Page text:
Thursday, February 07, 2013

Atheists, Autism, Empathy

Epiphenom: Atheists lack empathy and understanding

I had the opportunity to have a rather long discussion with an atheist heading up to St Paul to support 2nd amendment rights this week. Although wide ranging, that discussion focused on the potential for having a written constitution that is held sacred as the basis for a republican vs mob based government when much of the population is non-religious, agnostic or atheist. My view is no, it hasn't been done and it can't be done with human beings at the level of development we will be at for 100's of K of years. The atheist would of course love it to be possible, but understood that it hasn't been done in history, so we are on completely new ground in attempting it -- and as evidenced by the attack on the 2nd amendment in MN, we are losing at present.

Having a history in technology, I am very familiar from a personal POV of both the systemizing strength and the interpersonal / empathy weakness of computer geeks. It is a stereotype, but like all stereotypes, it is not without a good deal of truth. "People die, get over it" is very close to the actual felt sentiment of many high tech computer people when faced with the reality of death -- death is real, but they can't see any "logical way" that it can be dealt with other than just "getting through it". They are generally smart enough to intellectually know that they need to "hide out" and try to at least act like they understand the feelings when in the presence of the recently deceased and loved ones, but generally, it is even harder for them than for most folks to find any words to relate to the other living and grieving -- they often "feel fake". Not that everyone doesn't, it is just on that range of feeling they are on the "very fake" side of the curve.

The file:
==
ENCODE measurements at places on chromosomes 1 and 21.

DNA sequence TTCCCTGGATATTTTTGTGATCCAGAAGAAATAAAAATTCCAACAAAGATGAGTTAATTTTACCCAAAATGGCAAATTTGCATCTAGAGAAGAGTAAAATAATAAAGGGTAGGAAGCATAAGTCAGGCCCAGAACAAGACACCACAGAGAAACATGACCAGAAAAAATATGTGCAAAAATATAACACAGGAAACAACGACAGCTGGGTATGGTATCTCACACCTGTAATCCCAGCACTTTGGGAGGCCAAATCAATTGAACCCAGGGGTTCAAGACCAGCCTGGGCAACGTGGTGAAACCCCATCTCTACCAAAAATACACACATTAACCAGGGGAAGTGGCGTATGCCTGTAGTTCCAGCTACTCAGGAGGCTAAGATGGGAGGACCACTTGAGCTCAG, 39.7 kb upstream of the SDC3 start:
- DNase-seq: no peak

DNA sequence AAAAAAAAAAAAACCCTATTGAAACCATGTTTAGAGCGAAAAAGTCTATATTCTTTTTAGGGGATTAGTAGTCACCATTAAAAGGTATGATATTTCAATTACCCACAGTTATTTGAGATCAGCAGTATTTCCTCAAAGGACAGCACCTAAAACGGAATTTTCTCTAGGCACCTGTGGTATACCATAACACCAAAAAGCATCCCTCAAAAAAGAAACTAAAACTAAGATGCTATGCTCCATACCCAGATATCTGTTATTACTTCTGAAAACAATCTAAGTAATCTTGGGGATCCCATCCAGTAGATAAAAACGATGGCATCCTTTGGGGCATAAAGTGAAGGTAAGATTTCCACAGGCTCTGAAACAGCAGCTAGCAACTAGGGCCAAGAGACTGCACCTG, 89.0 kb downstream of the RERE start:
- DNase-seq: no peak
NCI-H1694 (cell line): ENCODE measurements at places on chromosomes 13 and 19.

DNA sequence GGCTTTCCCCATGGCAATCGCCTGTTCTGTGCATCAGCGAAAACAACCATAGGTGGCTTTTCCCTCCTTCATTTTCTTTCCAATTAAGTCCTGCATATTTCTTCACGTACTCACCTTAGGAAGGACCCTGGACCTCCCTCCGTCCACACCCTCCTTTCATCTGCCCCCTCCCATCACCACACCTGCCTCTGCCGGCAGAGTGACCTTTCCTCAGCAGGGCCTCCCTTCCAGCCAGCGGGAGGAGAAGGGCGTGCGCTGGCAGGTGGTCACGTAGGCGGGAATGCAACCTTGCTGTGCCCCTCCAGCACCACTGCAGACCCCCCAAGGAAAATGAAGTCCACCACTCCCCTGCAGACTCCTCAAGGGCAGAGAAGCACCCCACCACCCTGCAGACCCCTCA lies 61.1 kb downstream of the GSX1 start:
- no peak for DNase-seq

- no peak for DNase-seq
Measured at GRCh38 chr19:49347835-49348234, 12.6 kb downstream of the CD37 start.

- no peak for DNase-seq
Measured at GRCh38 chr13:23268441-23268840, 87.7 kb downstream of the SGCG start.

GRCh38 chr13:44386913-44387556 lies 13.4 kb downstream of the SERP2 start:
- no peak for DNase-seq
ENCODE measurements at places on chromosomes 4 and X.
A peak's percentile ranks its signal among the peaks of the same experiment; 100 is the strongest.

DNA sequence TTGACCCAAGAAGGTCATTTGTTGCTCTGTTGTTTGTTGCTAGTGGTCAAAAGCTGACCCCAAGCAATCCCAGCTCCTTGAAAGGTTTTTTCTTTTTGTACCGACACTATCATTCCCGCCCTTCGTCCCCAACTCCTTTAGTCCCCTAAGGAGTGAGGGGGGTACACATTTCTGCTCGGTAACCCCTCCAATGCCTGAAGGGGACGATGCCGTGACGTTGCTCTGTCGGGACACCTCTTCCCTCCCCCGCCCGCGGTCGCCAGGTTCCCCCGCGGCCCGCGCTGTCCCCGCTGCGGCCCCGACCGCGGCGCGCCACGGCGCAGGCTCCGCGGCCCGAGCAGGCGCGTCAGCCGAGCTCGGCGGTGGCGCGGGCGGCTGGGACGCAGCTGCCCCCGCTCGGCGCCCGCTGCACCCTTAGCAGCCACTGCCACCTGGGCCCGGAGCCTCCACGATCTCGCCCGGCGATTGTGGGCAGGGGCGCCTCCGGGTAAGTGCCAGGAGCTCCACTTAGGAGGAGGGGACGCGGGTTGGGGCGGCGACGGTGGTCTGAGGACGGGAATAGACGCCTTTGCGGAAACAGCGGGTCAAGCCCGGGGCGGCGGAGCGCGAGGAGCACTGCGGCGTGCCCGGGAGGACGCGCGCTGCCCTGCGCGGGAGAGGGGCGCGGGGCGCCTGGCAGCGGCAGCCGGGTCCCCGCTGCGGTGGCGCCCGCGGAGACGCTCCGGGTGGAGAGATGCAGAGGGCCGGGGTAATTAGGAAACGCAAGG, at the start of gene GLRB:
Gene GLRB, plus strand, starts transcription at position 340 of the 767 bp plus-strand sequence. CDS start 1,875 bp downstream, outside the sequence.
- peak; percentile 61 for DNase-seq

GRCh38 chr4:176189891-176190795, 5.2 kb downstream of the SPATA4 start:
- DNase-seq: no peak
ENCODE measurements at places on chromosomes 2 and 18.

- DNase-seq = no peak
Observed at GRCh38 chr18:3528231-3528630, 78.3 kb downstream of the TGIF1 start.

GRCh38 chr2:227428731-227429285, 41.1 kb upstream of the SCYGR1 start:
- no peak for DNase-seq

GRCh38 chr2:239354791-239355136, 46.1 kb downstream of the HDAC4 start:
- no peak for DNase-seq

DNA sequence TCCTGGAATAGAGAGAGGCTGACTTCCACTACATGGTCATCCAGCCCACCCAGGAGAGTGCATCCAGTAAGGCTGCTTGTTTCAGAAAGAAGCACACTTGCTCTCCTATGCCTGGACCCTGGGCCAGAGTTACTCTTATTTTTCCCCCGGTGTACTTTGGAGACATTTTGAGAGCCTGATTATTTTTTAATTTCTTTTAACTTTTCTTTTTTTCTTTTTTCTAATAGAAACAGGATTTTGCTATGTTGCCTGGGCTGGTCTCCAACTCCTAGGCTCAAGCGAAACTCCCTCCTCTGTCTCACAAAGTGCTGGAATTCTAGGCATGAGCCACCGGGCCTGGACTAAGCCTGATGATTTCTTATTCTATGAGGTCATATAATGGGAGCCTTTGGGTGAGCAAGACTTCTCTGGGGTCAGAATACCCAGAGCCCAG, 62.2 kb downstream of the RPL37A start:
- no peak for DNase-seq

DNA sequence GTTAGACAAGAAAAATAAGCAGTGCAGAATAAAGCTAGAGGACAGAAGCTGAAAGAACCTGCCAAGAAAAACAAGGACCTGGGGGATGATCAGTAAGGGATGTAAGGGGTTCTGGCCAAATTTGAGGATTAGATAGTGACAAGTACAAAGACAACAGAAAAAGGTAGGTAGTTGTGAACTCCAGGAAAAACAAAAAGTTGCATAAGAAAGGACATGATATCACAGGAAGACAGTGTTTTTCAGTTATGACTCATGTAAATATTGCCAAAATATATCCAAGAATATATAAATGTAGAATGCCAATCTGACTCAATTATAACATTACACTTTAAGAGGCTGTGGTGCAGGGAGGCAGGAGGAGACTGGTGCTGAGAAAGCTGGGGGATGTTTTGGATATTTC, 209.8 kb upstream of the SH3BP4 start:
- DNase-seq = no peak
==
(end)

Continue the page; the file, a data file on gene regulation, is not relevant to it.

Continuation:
So atheism makes sense to them. Maybe THAT is why they are different -- they are just smarter than other people, have a better intellectual grasp of the REAL world, so being an atheist allows them a framework in which to explain their difference in what they see as a positive way. It does at least sound more intellectually appealing than "unfeeling lost geek".

My background is that the "road to Damascus" experience for a tech geek is likely to be a slowly dawning realization that all human understanding, especially the arid tech science geek "if I can't measure it, it doesn't exist" brand, is very and extremely sadly limited. Having gone through that conversion, I can also say that it is painful -- it is so much easier for a technically oriented brain to reduce all discussions to "just the facts ma'am" and seem to often "win" on materialist points, while sadly losing big on the interpersonal and I believe eternal tally. Hell is probably loaded with really super smart technicians.

So I'm a passable technician, a lousy human, and an extremely needy likely to be bare last on St Peter's list at heaven's gate at best. But a tiny ray of hope is WAY better than being without hope!

1 comment:

  1. This is a good post. I like your comment about: "if I can't measure it, it doesn't exist" brand, is very and extremely sadly limited."

    The older I get, the more I have come to the realization that all people lead irrational lives and/or lives based on chasing the things that can't be measured exactly. Everyone is chasing faith, love, and hope. As Paul said in 1st Corinthians, these three things remain, faith, love and hope and the greatest of these is love.

    Nobody ever leads a life based exclusively on reason and rational choices.